EV charging pricing models: Which one to choose?

3 min read
May 17, 2023 5:19:39 PM

Monetising electric vehicle (EV) charging makes it possible for charging service providers to generate income and return initial charging infrastructure investment. And eventually, make a profit.

But before setting up prices for EV charging, you have to decide what pricing model to choose. Should you use a single measurement parameter or a combination of several? We’ve prepared an overview of the possible EV charging pricing models. Dive in to determine which one fits your business the best.

The EV charging market in Europe is consolidating, but there is yet to be a common framework set for EV charging pricing. Currently, each charging service provider is free to choose their own pricing model.

However, a law passed in Germany has the potential to influence other European countries and set a standard for pricing EV charging across the continent. But more on the German metering law ‘Eichrecht’ later in the blog post. 


Billing for public charging can be done in several ways:

  • Time-based – based on how long the charging session lasts
  • Energy-based – based on how much electricity is charged during a charging session
  • Fixed-rate – e.g. a monthly subscription
  • Hybrid pricing – combination of time and energy based


With a time-based pricing model, EV drivers pay e.g. per minute of their charging time. This model can be unfair as EV models differ not only based on battery capacity, but also battery design and driving range. That means that some EVs take longer to charge the same amount of electricity.

The time to charge up to 80% of the car's battery capacity can range from about 20 to 50 minutes. This provides EV drivers with the best-performing vehicles a clear benefit when the pricing is time-based.


The energy-based pricing model is the most suitable in offering transparent and fair rates. This pricing model makes it fair for two EV drivers with different EV models. It doesn't matter if their car charges for 30 minutes or 2 hours to get the same amount of kWh. They will both pay the same amount for their charging sessions in the end.

Kilowatt-hour (kWh)

One kilowatt hour (kWh) expresses the amount of energy consumed over one hour. On average, 1 kWh is used to travel about 5 km.


To launch or boost a charging network, a new market player may want to choose a fixed pricing model, lower than competitive prices. This model can encourage new subscriptions and build customer loyalty. However, this model can discourage EV drivers who are only passing through.

Hybrid pricing

A pricing model that combines time spent and kWh charged can help avoid the phenomenon of EV drivers leaving their cars plugged in even after the charging session is done, blocking access for other EV drivers wanting to charge.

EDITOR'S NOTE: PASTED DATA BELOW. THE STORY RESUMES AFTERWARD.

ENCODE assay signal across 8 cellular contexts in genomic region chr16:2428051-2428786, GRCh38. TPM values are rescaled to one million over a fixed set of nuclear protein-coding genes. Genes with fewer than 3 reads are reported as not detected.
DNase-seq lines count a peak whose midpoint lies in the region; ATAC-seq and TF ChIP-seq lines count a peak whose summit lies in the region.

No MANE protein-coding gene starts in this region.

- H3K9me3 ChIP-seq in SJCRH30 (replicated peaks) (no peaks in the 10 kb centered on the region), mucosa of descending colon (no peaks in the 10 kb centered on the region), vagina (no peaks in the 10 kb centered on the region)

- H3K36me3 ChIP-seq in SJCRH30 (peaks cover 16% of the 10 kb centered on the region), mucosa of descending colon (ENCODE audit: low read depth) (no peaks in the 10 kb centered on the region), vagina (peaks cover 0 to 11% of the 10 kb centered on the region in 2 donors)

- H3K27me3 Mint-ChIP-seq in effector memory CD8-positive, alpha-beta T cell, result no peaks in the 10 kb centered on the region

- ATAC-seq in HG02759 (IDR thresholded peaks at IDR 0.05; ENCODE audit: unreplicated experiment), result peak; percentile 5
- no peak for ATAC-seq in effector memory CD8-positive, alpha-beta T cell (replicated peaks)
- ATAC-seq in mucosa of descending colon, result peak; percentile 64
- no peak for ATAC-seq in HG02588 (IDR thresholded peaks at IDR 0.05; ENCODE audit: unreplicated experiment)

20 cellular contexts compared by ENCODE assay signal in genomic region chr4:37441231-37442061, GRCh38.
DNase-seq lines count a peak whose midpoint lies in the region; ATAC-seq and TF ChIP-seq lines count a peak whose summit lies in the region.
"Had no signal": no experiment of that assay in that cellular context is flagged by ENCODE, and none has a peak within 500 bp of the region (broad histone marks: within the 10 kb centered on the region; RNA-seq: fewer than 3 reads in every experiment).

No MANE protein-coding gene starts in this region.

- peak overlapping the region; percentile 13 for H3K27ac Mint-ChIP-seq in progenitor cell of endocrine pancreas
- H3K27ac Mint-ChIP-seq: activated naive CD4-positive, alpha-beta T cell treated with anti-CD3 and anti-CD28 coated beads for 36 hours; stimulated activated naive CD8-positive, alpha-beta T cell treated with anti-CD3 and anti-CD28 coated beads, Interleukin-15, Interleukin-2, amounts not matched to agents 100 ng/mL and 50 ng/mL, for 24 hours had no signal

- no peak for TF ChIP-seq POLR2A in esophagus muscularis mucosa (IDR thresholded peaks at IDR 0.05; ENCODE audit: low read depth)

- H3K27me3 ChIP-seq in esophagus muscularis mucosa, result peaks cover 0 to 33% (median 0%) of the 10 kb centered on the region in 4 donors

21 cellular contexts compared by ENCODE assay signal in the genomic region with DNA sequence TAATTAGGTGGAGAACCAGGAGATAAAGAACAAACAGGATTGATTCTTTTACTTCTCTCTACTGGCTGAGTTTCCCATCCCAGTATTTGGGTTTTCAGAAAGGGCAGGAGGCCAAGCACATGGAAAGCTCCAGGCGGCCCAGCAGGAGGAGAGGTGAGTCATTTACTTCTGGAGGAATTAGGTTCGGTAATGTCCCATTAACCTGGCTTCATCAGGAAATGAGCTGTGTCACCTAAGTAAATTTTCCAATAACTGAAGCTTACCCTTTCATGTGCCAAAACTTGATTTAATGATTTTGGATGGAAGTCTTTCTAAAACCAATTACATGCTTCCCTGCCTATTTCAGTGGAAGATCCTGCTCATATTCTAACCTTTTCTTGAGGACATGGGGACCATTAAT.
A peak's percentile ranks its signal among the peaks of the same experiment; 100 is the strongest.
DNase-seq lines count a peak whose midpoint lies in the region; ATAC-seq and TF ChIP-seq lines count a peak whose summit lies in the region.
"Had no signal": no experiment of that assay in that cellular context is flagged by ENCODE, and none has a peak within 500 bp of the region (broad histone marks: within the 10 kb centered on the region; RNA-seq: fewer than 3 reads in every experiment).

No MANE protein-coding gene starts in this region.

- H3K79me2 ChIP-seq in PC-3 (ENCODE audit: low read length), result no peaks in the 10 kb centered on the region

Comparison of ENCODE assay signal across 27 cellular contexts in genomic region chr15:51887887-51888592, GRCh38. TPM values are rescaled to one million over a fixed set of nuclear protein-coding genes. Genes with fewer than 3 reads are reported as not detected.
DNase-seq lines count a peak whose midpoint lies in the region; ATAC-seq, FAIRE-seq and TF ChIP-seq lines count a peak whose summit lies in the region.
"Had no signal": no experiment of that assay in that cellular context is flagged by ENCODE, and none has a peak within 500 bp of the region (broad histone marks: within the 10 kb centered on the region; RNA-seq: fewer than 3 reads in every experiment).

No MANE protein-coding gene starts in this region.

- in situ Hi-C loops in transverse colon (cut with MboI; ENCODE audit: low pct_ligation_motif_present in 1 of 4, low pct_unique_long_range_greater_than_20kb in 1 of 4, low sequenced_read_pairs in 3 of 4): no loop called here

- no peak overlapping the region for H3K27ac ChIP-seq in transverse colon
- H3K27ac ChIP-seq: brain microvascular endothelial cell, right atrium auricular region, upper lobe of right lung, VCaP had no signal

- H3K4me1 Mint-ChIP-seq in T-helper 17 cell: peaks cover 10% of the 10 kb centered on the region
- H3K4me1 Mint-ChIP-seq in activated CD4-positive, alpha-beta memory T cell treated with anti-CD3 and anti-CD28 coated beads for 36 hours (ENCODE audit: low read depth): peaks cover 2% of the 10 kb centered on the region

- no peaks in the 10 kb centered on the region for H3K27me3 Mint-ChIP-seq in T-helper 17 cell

The time measurement added to the kWh measurement encourages EV drivers to move their cars once the charging session is complete.


  • Charging at off-peak / peak hours: You can also choose to set up pricing based on peak or off-peak hours. This pricing model can encourage EV drivers to charge outside of peak hours to get a lower price which will help not to overload the energy system.
  • Pricing based on the type of EV charger: Fast and ultra-fast DC charging are premium services that allow EV drivers to charge quickly. And as a premium service, you can set higher prices on your DC chargers.


Germany passed a law providing a regulation for the measurement meters used for billing EV charging sessions. These meters must be calibrated regularly and fully visible to EV drivers. Measurement meters that are not correctly calibrated are prohibited under this law.

Eichrecht provides transparency to the customer, ensuring they are only paying for the amount of kWh they charged. This avoids any changes made by the CPO or the EMP to the invoiced amount.

This system ensures the security and transparency of charging sessions, and other countries will likely have to take this path in the future. 

The European Commission, which aims to harmonise the charging pricing systems, has adopted AFIR (Alternative Fuel Infrastructure Regulation), which leans towards the pricing model based on energy consumption, to standardise pricing across the EU.


A standard pricing model for the entire EU makes it possible to improve the charging experience for the EV driver, but the real-time display of charging rates on or near charging stations has yet to become common.

The charging rates differ for an EV driver that subscribes to an EMP and one that doesn’t. EV drivers who only charge at the station as visitors pay a roaming fee.

The price also varies according to electricity rates, depending on the time of day or the electricity supplier.


Once you have chosen the pricing model for your charging stations, all that’s left is integrating it into Virta’s charging management platform. After that, we’ll take care of the automated collection of payments, invoice sending and VAT settlement.

New call-to-action